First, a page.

In 2009, the economy was already recovering when the unemployment rate peaked. So the opposite is true. Falling unemployment rates meant the economy slowed down probably before the December holidays. Why is the unemployment rate a lagging indicator?
Companies don’t immediately lay off workers when sales are a little slow or credit is tighter. It takes care, attention, and months to put together a layoff plan. The same is true when the economy improves. Employers are slow to hire new workers until they are sure they can sell more goods and services and the economy is rebounding strongly. That is why the unemployment rate we see now reflects decisions and expectations about the economy months ago.
Because the unemployment rate has little to do with inflation, the Federal Reserve does not use the unemployment rate as a proxy for future inflation. Other the leading indicators of inflation are better predictors.
inverted yield curve
One of those indicators that economic actors predict a recession is the relationship between the price of short-term debt and long-term debt. Investors and lenders generally demand a higher interest rate the further in the future the debt is paid off. More demand, more growth, more uncertainty is expected in the long term, rather than the short term. But when growth and employment expectations are negative and the short term is risky, investors will need more short-term returns than long-term returns. When that happens, long-term rates are LOWER than short-term rates and the yield curve (even adjusted for inflation) is negative. I calculated the actual inverted yield curve, and it looks horrible.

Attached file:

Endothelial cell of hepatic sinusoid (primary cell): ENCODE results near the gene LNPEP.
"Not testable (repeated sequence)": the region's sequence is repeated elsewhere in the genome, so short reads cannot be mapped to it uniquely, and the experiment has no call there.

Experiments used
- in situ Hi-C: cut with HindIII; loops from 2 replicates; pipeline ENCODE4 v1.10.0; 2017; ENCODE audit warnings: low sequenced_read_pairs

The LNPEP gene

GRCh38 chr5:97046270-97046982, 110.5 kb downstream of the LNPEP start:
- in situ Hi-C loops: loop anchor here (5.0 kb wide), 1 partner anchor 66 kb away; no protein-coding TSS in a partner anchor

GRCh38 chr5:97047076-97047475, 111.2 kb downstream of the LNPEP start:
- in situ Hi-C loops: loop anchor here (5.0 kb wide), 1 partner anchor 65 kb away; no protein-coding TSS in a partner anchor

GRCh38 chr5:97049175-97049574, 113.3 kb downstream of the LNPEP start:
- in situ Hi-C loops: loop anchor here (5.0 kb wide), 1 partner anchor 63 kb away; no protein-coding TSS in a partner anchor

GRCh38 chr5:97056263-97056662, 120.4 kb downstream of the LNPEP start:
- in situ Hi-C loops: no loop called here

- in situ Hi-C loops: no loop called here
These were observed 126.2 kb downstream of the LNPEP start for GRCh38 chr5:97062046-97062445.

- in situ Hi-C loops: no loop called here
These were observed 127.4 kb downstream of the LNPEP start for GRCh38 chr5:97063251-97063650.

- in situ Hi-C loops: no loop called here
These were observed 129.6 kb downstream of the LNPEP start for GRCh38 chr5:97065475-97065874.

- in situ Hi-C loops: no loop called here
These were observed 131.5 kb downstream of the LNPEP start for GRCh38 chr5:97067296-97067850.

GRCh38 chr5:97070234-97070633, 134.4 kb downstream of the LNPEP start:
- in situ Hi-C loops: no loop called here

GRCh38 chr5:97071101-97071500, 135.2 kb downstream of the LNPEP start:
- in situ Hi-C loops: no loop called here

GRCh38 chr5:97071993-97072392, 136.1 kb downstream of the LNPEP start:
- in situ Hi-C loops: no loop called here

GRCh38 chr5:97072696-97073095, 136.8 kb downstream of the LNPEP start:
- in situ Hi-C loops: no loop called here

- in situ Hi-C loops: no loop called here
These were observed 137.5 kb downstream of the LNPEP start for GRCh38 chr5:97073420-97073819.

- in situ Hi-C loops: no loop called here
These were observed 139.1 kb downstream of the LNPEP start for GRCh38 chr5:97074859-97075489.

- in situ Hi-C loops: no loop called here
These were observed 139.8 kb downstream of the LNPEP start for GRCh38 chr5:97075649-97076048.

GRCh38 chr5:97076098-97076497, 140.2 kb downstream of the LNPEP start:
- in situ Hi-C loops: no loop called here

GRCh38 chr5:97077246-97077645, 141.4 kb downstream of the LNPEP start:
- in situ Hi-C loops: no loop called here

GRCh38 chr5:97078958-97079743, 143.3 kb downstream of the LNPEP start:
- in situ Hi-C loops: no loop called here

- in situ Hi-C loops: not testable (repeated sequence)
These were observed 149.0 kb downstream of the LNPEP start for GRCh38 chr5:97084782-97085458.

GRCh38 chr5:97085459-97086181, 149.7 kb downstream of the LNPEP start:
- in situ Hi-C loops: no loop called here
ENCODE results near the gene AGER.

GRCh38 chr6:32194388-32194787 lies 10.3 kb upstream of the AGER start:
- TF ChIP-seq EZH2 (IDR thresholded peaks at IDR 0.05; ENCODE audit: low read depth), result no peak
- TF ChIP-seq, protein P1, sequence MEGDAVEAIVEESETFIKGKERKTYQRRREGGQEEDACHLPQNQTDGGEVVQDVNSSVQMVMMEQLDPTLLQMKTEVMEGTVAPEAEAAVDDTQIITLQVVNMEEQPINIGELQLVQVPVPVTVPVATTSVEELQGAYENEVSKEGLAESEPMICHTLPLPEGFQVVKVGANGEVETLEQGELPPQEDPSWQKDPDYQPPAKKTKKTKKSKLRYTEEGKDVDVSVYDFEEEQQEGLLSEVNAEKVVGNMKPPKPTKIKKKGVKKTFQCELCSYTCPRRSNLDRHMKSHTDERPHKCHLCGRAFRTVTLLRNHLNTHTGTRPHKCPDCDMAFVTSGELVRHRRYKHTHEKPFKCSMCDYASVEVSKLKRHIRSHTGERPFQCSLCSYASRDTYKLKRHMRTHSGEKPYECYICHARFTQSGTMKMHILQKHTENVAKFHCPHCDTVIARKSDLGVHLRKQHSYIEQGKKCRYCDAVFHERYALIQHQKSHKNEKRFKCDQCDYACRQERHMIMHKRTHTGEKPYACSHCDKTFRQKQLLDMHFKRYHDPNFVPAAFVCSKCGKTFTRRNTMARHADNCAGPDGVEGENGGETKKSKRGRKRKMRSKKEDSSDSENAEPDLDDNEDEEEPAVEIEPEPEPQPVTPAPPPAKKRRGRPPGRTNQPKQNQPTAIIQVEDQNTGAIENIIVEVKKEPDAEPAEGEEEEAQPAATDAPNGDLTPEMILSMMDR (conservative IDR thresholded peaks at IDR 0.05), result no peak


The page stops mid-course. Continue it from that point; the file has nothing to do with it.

I calculated the spread between the 10-year constant-maturity Treasury and the inflation-adjusted 2-year constant-maturity Treasury and it is negative.
The yield curve points to a recession.
almost two weeks ago 47% of economists working for corporations expected a recession by the end of the year, 53% did not. I hope a recent poll shows a shift in the opinion of the majority expecting a recession.
Concerns about the debt ceiling
Former CEA President Laura Tyson and myself warned in November that the most worrying issue if the Republicans won the House would be the games they would play with the debt ceiling. House Republicans could trigger a deep recession if they don’t raise the debt ceiling to pay spending. As Noah Smith reports Before 2011, Congress always raised the debt ceiling whenever necessary, so that the interest on the Treasury bills was secured.
But in 2011, another Republican-controlled Congress refused to raise the ceiling until they get spending cuts (they never seek to raise taxes to reduce debt). Many have pointed out that Republicans may refuse to approve public spending at the end of the year. and shut down the government. But refusing to raise the debt limit belies the highly advantageous position of US Treasuries as the world’s safest investment.
Debt default would certainly trigger a global recession, that worries me.